The Watauga Riverkeeper is the key protector and watchdog of the Watauga River Basin in Western North Carolina. MountainTrue’s Watauga Riverkeeper endeavors to monitor and protect the quality of our region’s waterways through dedicated volunteers and engagement with Watauga and Avery county communities and local and state government. The riverkeeper wants all High Country residents and visitors to enjoy clean waterways free of sediment pollution and supporting a thriving mountain ecosystem.
Andy is MountainTrue’s Watauga Riverkeeper, protecting and advocating for the Watauga River Basin. Andy has a passion for clean, cold, fishable, drinkable, swimmable water. As a long time fly fisherman, educator and guide, Andy is intimately familiar with our watershed from headwaters to the tailwater and is passionate about protecting the places we love.
Watauga Riverkeeper Work
The Watauga Riverkeeper carries out the following programs and initiatives to protect the Watauga and Elk Rivers:
- VWIN Water Quality Monitoring Program where volunteers take 65 water samples monthly from 13 sites located throughout the Watauga River watershed to ensure that our waterways are clean and healthy.
- Recreation/Access: The Watauga Riverkeeper works with local individuals and groups to improve access to fishing and recreational opportunities on the Watauga River.
- Stormwater management will occur through the Muddy Water Watch program. Trainings will start this fall for Muddy Water Watch, a citizen-led initiative to reduce the amount of sediment polluting our waterways.
- SMIE Biomonitoring Program through which the Watauga Riverkeeper will be leading workshops and trainings so that citizen scientists can help determine the presence of certain aquatic insects, which are great indicators of river health.
- Patroling the watershed for polluting activities and serving as a resource and point of contact for the public on issues related to the Watauga River.
Watauga Riverkeeper News
MountainTrue has been evolving toward a wider focus. Yes to protecting forests and rivers and advocating for better public transit, more greenways, clean energy, and dense development for the environmental benefits, but we are also thinking more broadly about how we can help foster communities where people are truly healthy. And this means communities that are free from racism, and where there is equity in the social determinants of health — housing, transportation, education and jobs. Here are some of the reasons why.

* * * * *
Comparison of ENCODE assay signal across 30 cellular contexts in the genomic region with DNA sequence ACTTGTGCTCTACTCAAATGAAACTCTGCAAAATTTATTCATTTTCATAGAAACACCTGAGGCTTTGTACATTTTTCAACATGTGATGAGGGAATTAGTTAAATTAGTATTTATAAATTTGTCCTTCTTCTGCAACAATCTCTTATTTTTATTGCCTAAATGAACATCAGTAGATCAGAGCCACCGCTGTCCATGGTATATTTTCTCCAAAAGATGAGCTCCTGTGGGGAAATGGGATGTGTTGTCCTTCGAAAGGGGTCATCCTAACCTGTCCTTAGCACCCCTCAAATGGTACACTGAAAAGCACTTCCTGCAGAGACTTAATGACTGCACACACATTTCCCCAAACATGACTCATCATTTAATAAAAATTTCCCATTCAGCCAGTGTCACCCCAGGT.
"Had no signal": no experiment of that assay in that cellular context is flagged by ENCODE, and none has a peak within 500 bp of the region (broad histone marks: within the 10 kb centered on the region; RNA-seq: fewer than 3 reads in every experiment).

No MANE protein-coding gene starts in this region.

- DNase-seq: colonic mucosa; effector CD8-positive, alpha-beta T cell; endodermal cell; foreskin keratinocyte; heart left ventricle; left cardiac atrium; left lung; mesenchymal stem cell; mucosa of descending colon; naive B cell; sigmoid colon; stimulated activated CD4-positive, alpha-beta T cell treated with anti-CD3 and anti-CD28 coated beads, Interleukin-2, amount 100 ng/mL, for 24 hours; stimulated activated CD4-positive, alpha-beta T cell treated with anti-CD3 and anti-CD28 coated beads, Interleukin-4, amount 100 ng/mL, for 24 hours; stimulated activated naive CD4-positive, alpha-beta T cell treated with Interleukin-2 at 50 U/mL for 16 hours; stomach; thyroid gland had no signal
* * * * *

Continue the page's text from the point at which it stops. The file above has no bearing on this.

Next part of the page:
While sampling at Moss Lake this summer, Broad Riverkeeper David Caldwell noticed that the water was very green and cloudy. He conducted additional tests that showed high dissolved oxygen and pH readings, both of which are indicators of an algal bloom.
Millions of people across North Carolina take to our beaches, rivers and lakes to cool off, swim, paddle, and fish, but most are unaware that nearly 16 million gallons of untreated sewage spilled into our waterways during a two and a half month period this summer. North Carolina desperately needs to update its public spill notification system. Act now.
Call on Asheville City Council to do its part to clean up the French Broad River, starting with the establishment of a Stormwater Task Force to address the City’s water pollution problems. Not only does the City have a legal obligation to protect water quality, Council’s commitment to racial equity demands action to protect residents of the Southside neighborhood from the highest pollution levels in the city.
MountainTrue Pollution Tip Leads to Enforcement Action Against Tryon International Equestrian Center
On July 27, MountainTrue followed up on a public complaint of sediment flowing into White Oak Creek from the Tryon International Equestrian Center (TEIC). Video showed a significant discharge of muddy water flowing off the site into the creek. MountainTrue’s Green Riverkeeper reported the issue to the NC Department of Environmental Quality’s Division of Water Resources (DWR) and DWR sent an inspector to the equestrian center where they witnessed site contractors flushing sediment into the center’s stormwater drainage system, and failures in their stormwater management system.
Keep the Watauga and Elk Rivers Clean
You can help keep the Watauga River Basin healthy and clean by volunteering with one of our river cleanups or other events. If you are interested in volunteering, click the button below or email Andy Hill at email@example.com.